Homily for the Eleventh Sunday in Ordinary Time, Year C (June 12)

Posted in Uncategorized by Fr. Ron Stephens on June 9, 2016

Homily for the Eleventh Sunday in Ordinary Time, Year C (June 12)

Today is all about that unpleasant topic – sin! If you are like me, you don’t like to be always reminded that you are a sinner, that all men and women are sinners and that we tend to be ungrateful creatures of our our Creator God. I know that for a number of years before I became a priest myself, that was the kind of message i heard every week from the pulpit and would leave Mass feeling guilty and certainly not full of joy.

The problem is that that message is, like Nathan’s message to David today, all true. We are sinners, who seem to fall back into sin even when we don’t want to. But…and here is the important part – this is only half the message. The other half of the equation is the mercy and forgiveness of our God. Even David, who had committed a dreadful sin in the eyes of God was told by Nathan that God has “put away [his] sin. [He] shall not die.”

It bothers me so much today when people dwell only on the sin and ignore the forgiveness that is offered to us time and again. As you know, I end every sermon with the mention of Good News. Being told you are a sinner, realizing you are a sinner, falling again into sin….this is not Good News. That’s the bad news! The Good News is that God is willing to forgive and forget countless times. All we need to do is be sorry, confess our sin and God’s mercy will come to us in abundance.

David’s sin in the first story was great in so many ways. He murdered a man, but if that weren’t bad enough, he did it because of pride, not wanting it to be found out that he had made the man’s wife pregnant. So many of us do things that we try to cover up because of our pride. But God knows all, and we should never think we are hiding it from God.  In a way, David was lucky because God sent a prophet, Nathan, to make him realize his sin was not hidden. It was like God was giving him a second chance. We, too, have prophets inside us – called a conscience – which works in somewhat the same way if we let it.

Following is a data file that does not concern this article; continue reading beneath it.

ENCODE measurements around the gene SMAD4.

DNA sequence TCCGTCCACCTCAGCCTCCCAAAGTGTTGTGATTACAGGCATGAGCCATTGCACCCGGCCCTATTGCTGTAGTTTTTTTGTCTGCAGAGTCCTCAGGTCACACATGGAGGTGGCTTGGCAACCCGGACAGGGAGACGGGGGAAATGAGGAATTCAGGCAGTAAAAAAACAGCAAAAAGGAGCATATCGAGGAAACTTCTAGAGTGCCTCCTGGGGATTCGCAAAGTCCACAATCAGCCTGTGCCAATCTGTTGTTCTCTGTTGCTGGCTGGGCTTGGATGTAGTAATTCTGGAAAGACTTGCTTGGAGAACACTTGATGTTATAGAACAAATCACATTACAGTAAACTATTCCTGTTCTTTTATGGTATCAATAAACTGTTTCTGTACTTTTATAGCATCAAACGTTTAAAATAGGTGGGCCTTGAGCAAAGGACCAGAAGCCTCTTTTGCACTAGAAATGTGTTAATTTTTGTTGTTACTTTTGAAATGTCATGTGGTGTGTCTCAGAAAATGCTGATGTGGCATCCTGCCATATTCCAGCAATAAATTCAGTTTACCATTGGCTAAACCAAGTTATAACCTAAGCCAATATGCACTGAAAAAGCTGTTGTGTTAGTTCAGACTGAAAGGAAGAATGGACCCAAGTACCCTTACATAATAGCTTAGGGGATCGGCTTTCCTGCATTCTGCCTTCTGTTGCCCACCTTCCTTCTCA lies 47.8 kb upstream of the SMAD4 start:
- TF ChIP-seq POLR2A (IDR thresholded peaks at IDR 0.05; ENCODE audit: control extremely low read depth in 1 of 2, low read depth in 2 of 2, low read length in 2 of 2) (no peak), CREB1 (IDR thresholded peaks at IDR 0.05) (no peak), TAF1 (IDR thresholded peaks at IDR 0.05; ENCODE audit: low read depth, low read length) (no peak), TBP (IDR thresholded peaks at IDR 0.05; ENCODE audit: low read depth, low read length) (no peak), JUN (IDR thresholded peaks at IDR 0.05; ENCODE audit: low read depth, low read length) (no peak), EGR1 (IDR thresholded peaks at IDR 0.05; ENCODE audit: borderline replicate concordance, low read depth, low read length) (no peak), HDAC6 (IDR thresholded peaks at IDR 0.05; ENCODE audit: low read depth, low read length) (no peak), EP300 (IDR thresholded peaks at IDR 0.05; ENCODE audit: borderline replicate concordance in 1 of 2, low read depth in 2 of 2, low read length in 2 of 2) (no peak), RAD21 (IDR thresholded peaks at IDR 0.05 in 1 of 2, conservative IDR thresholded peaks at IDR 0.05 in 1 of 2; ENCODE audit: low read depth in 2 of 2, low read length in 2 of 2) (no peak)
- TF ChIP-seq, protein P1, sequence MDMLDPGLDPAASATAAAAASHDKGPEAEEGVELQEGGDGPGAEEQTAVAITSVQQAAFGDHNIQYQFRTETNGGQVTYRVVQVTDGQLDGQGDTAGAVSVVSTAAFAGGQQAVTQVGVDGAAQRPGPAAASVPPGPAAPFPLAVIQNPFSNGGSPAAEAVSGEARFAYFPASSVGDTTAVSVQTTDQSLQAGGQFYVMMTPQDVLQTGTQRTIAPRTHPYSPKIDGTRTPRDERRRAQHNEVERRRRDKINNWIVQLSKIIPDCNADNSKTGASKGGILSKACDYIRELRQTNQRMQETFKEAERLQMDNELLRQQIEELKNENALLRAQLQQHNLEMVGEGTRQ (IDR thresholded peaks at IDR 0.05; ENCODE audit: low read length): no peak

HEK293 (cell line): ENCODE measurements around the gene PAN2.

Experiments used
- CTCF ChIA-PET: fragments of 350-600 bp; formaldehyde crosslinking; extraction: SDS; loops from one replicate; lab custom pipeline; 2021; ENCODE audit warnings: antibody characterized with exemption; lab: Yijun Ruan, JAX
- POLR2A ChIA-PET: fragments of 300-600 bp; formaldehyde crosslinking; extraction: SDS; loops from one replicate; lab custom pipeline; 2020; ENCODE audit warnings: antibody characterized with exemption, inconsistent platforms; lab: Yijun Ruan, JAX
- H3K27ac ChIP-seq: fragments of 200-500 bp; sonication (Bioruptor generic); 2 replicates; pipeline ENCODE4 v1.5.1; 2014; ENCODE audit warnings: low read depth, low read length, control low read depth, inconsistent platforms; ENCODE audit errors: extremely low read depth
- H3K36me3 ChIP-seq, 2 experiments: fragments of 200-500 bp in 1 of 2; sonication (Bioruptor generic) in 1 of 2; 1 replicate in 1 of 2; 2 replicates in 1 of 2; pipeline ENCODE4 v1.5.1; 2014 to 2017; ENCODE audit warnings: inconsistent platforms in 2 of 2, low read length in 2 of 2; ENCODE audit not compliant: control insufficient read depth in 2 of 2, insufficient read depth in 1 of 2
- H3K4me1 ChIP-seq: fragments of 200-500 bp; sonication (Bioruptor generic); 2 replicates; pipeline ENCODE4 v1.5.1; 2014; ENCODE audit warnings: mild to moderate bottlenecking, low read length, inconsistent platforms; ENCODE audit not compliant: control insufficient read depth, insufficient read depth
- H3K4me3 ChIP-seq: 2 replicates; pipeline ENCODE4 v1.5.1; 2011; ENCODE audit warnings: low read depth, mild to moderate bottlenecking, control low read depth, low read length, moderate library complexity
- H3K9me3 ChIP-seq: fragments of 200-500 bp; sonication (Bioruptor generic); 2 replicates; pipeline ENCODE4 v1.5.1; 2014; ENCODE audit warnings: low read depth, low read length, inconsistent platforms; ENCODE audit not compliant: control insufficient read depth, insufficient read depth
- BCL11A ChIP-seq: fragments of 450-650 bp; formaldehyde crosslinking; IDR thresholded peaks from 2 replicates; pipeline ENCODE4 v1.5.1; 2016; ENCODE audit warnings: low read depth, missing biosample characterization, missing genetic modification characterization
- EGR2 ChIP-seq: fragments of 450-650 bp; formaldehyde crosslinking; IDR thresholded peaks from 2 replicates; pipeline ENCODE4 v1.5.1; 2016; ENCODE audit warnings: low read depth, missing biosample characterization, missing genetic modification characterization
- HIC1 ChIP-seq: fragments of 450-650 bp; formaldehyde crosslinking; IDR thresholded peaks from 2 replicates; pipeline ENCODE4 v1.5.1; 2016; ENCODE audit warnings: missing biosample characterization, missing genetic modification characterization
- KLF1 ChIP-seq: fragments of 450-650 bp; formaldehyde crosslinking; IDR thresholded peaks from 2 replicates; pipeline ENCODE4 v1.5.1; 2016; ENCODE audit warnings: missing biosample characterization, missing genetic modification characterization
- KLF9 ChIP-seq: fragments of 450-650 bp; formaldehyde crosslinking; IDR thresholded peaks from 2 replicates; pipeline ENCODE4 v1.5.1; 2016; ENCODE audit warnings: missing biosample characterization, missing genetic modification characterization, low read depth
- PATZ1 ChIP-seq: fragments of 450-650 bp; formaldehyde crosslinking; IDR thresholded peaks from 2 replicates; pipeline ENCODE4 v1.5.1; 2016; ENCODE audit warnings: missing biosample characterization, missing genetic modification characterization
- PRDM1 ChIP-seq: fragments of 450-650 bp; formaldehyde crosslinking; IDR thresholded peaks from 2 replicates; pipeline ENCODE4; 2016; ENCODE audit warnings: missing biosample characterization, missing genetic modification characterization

The Psalm today, Psalm 32, is all about acknowledging one’s sins and not hiding them. Only then will God forgive the guilt of our sin, the psalmist says. Since David also wrote this psalm, no one knew better than he what the Lord had forgiven. If you have to hide, he says, hide in the lord and be preserved from sinning again. The Psalm ends also with Good News: Be glad in the Lord and rejoice…and shout for joy, all you upright in heart.” And surely that is Good News that should never leave our hearts.

Paul today talks about justification which can be a confusing and difficult topic. If I might simplify it, justification means that God has, through the death of Christ, taken away the guilt and penalty of our sins and made everything right again. So it is very much what we have been talking about, but something that happens not just individually but to all men and women. Christ died to make us right and not just to forgive sin, but to open up again the kingdom of heaven to each of us. It is really remarkable Good News and news that should raise us up and make us feel so loved.